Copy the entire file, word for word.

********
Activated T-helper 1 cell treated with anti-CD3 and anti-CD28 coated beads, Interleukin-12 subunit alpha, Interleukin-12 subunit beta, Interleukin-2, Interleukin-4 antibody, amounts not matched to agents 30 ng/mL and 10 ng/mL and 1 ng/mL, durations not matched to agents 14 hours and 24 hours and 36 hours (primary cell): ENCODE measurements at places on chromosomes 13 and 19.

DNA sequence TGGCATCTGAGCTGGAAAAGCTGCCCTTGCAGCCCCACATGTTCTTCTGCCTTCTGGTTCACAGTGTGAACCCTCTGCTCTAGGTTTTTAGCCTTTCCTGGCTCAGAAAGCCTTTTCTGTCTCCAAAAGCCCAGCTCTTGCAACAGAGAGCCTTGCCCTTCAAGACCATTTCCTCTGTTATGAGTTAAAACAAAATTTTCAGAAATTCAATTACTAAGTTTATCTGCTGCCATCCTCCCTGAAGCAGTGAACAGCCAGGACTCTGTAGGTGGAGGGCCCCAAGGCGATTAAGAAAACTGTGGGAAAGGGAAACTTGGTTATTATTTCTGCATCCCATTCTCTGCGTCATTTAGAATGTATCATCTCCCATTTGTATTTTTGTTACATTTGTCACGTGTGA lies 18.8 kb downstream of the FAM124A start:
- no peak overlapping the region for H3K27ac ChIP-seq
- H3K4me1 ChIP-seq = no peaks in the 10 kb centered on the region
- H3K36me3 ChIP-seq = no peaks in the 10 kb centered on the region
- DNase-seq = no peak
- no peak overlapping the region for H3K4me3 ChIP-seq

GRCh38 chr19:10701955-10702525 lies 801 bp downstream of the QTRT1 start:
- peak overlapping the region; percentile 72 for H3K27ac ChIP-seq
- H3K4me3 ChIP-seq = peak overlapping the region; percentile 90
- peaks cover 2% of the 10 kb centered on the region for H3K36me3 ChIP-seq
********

Activated T-helper 1 cell treated with anti-CD3 and anti-CD28 coated beads, Interleukin-12 subunit alpha, Interleukin-12 subunit beta, Interleukin-2, Interleukin-4 antibody, amounts not matched to agents 30 ng/mL and 10 ng/mL and 1 ng/mL, durations not matched to agents 14 hours and 24 hours and 36 hours (primary cell): ENCODE measurements at places on chromosomes 13 and 19.

DNA sequence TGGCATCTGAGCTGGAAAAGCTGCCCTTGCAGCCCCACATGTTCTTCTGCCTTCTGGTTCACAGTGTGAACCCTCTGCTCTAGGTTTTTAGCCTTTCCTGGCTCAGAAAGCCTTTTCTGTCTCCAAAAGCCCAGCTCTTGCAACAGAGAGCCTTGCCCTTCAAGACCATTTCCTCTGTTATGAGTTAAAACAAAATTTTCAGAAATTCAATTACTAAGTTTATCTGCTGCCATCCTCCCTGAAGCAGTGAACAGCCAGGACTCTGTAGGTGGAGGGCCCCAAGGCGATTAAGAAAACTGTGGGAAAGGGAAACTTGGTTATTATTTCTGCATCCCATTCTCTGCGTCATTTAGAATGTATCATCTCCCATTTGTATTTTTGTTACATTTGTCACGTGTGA lies 18.8 kb downstream of the FAM124A start:
- no peak overlapping the region for H3K27ac ChIP-seq
- H3K4me1 ChIP-seq = no peaks in the 10 kb centered on the region
- H3K36me3 ChIP-seq = no peaks in the 10 kb centered on the region
- DNase-seq = no peak
- no peak overlapping the region for H3K4me3 ChIP-seq

GRCh38 chr19:10701955-10702525 lies 801 bp downstream of the QTRT1 start:
- peak overlapping the region; percentile 72 for H3K27ac ChIP-seq
- H3K4me3 ChIP-seq = peak overlapping the region; percentile 90
- peaks cover 2% of the 10 kb centered on the region for H3K36me3 ChIP-seq